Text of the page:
From what I could gather (I'll include a link to the article I got most of my info from) 24ga brass wire OR 26ga stainless steel wire is your best option. I can't remember the exact wire ga I started out with but it was slightly larger in diameter than 24ga brass wire and I didn't have many catches until I switched to 24ga brass. Wire size is crucial to success.
    Snare Dimensions-
    Snares should be around 17 inches long with a small 1/8th inch loop twisted onto one end. I made mine slightly longer due to the squirrels being so big near the Arctic.
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    Once your snares are finished you need to find a place to put them.

    Location-
    Your snares need to be set in an area that has a high concentration of squirrels, the more squirrels in an area the greater your chances of a catch. The tell tale sign that an area has a lot of squirrel activity are middens. A squirrel midden is a mound of squirrel table scraps so to speak. A huge part of their diet are seeds found in spruce cones (pine in some places) and as a result they leave behind huge piles of husked and shelled out cones.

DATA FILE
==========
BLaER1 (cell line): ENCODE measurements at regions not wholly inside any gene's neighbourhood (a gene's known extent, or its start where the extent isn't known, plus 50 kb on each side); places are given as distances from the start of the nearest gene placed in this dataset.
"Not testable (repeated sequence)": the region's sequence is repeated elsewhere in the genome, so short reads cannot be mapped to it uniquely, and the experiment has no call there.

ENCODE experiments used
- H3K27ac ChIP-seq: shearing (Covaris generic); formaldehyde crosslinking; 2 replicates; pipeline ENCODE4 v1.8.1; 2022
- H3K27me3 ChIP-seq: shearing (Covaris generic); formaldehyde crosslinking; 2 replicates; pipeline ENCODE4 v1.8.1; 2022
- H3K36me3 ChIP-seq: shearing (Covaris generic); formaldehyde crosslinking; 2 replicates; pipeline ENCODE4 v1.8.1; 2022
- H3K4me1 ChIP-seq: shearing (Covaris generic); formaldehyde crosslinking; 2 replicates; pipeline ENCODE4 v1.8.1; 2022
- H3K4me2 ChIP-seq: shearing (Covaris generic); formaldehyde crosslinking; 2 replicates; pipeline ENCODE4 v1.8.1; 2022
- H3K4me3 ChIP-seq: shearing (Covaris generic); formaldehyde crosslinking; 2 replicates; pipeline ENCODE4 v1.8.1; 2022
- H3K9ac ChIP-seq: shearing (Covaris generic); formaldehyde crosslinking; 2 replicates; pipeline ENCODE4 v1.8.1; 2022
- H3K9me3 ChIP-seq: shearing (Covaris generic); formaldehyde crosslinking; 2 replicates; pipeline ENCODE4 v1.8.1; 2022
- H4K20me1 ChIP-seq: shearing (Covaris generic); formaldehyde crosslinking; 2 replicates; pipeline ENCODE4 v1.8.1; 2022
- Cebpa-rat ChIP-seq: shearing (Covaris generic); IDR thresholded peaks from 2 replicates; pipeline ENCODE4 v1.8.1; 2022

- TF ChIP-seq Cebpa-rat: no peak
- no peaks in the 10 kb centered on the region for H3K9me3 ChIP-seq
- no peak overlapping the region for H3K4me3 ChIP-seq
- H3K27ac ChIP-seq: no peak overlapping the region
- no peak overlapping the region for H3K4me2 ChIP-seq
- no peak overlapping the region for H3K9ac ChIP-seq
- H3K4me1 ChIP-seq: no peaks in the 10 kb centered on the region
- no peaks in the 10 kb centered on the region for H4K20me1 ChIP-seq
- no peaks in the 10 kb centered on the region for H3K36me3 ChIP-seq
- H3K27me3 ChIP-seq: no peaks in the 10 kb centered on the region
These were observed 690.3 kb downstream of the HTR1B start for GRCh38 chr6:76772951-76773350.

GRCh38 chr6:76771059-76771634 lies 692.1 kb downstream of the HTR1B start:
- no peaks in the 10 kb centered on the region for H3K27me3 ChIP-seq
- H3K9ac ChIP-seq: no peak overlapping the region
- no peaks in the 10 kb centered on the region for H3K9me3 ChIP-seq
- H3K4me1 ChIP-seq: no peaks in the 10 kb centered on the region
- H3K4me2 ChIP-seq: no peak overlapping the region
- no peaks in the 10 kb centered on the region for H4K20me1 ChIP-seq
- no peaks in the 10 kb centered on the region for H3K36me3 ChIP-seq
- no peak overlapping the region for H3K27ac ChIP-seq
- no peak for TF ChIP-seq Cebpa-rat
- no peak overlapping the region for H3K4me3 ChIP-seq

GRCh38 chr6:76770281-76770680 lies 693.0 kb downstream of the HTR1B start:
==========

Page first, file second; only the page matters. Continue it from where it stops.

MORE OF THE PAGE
Larger piles mean more squirrel activity so look for the largest middens you can find to make your sets. Don't completely discount small middens however, if you have a good feeling or can't find any larger middens go ahead and make a set. Squirrels can still be caught off smaller middens sometimes in surprising numbers.
    1496649651885.jpg
    Poor quality pic (sorry!) but note the mounded shape of the midden. They are easy to spot in the woods from a distance.
    Once you have located a suitable midden, find the trees that the squirrels use most. They will generally be the larger trees nearest to the midden. Squirrels almost always sit in these trees to eat. Your snare pole will be tied between these trees at a height of roughly six feet. Clear all brush and limbs below that point as well as the ones slightly above where you will tie your pole.

    The Pole-
    Cut a dry and straight pole long enough to span the distance between the two trees you're using. Preferably with the bark still on it so the wire grips better. It should be about 1-1.5 inches in diameter. It needs to be small enough that the squirrel has no choice but to run down the center.
    1496649652848.jpg